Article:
Information and discussion on all aspects of British photographic history
In a Facebook post the chemist and photographic historian Dr Mike Ware confirmed that he had donated his library to the John Rylands library, Manchester. Ware has applied his background as a chemist and scientist to photographic history, particularly on a series of projects at the then National Media Museum and most recently on the platinum process. The library will be cataloguing the books after which they will be made available.
Ware's biography reads as below:
Dr MIKE WARE graduated in chemistry at the University of Oxford (1962), where he subsequently obtained his doctorate in molecular spectroscopic research (1965). He has followed a career in academic science, lecturing and researching in structural and inorganic chemistry at the University of Manchester (1964-92); becoming a Chartered Chemist and a Fellow of the Royal Society of Chemistry (1982).
He is now independently committed to studying the science, history, conservation, and art of alternative photographic processes. A Kodak Photographic Bursary (1984) initially supported his research on printing in noble metals, which was recognised by the award of the Hood Medal of the Royal Photographic Society (1990), of which he was a Fellow, and by the Richard Farrand Memorial Award of the British Institute of Professional Photographers (1991).
Dr Ware has acted as a consultant to the National Media Museum, Bradford, England, and has supervised postgraduate research in photograph conservation at the Victoria & Albert Museum and the Royal College of Art, and in alternative photographic processes at the University of Derby. He was the first External Examiner for the new M.A. course in Photographic Studies at De Montfort University. He has acted as a scientific advisor to the National Gallery of Art in Washington DC, and in 2016 he was awarded the Special Recognition of Allied Professionals by the American Institute for Conservation of Historic and Artistic Works.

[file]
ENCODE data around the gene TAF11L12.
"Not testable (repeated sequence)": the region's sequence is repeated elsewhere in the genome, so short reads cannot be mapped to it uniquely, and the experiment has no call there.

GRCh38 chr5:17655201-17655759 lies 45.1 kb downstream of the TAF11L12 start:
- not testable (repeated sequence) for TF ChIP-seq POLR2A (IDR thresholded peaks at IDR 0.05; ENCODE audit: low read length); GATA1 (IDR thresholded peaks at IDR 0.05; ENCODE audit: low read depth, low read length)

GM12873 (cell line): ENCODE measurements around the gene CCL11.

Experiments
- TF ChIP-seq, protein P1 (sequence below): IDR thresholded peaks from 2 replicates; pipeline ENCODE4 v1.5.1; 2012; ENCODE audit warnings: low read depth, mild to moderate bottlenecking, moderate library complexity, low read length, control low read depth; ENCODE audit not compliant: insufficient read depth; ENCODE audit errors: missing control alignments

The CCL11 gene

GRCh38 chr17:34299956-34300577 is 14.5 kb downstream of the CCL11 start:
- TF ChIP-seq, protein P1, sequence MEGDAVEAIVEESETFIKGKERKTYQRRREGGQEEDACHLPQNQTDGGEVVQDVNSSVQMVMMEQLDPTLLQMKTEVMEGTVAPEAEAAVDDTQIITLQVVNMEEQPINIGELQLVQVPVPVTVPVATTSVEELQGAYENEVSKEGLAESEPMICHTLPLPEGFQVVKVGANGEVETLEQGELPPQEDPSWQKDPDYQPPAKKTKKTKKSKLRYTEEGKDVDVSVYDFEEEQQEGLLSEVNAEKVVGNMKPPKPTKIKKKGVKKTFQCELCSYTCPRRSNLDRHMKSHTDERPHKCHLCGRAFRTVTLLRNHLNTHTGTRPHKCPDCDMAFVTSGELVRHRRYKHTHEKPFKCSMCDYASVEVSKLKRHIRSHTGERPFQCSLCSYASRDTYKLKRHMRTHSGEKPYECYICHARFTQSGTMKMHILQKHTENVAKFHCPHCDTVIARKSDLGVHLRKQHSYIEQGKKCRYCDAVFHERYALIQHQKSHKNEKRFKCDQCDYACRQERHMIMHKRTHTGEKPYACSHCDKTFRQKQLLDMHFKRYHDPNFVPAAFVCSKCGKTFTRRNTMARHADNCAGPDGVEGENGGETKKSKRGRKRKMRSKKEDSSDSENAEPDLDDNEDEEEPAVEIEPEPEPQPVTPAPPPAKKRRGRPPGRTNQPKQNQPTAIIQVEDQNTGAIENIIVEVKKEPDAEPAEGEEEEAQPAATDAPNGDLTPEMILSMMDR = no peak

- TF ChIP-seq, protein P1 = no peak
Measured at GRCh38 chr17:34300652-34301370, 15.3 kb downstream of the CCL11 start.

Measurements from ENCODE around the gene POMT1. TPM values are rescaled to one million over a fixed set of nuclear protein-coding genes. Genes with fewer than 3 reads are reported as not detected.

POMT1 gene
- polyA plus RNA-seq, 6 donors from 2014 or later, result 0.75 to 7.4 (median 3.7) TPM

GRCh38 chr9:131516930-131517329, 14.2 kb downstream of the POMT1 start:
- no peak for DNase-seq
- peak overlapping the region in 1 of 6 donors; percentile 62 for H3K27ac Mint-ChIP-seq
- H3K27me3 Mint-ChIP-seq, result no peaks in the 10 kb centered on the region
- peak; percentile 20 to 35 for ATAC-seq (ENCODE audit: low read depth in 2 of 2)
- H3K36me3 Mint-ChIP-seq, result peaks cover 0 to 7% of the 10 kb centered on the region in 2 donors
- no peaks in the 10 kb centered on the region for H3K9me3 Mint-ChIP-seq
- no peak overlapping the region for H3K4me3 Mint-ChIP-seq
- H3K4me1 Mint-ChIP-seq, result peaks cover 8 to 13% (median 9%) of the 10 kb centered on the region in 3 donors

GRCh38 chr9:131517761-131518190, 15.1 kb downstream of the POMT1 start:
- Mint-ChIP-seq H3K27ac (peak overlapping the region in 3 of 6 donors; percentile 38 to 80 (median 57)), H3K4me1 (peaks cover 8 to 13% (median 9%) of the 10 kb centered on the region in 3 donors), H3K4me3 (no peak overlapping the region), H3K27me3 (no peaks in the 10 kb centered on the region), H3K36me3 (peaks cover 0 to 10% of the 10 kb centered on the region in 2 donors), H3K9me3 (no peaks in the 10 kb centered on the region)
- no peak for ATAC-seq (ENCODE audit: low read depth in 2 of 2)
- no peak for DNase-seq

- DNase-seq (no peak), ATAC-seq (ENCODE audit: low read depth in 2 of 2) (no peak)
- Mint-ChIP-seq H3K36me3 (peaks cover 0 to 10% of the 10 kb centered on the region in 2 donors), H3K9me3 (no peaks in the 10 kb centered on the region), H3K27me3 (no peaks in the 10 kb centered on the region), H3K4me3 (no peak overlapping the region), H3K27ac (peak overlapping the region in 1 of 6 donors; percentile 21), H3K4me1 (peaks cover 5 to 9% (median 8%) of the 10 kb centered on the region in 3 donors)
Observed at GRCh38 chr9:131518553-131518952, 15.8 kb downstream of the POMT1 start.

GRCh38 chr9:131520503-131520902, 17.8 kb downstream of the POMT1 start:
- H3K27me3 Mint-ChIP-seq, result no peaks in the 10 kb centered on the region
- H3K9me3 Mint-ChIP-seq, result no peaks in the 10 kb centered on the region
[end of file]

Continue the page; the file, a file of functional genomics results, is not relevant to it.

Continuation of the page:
The results of his technical research on improving historic processes, such as the platinotype, palladiotype, cyanotype and chrysotype, have been published in both the scientific and popular literature, and he is the inventor of the new argyrotype process (1991). Several historical studies he has made of early photography have appeared in the academic periodical, History of Photography. The conservation of the first photographs on paper, photogenic drawings by Henry Talbot, is the subject of his book Mechanisms of Image Deterioration in Early Photographs (1994), and the Cyanotype process invented by Sir John Herschel is dealt with in his book Cyanotype: the History, Science and Art of photographic printing in Prussian Blue (1999) – both published by the Science Museum, London. His latest monographs are Gold in Photography and The Chrysotype Manual (2006). By way of a counterbalance to scholarly activity, he is also an exhibiting photographer, and since 1981 has shown his personal work widely in galleries in Europe, the USA and Australia; examples have been acquired for several national collections.
He has conducted specialist workshops and masterclasses in alternative printing techniques throughout the world, and has appeared on BBC Televison in the Open University series ‘The Chemistry of Creativity’ (1995). Regarding photography as an ideal meeting ground for science and art, his ambition is to bridge the gap between the Two Cultures by harnessing chemical science to enhance the art of photographic expression.
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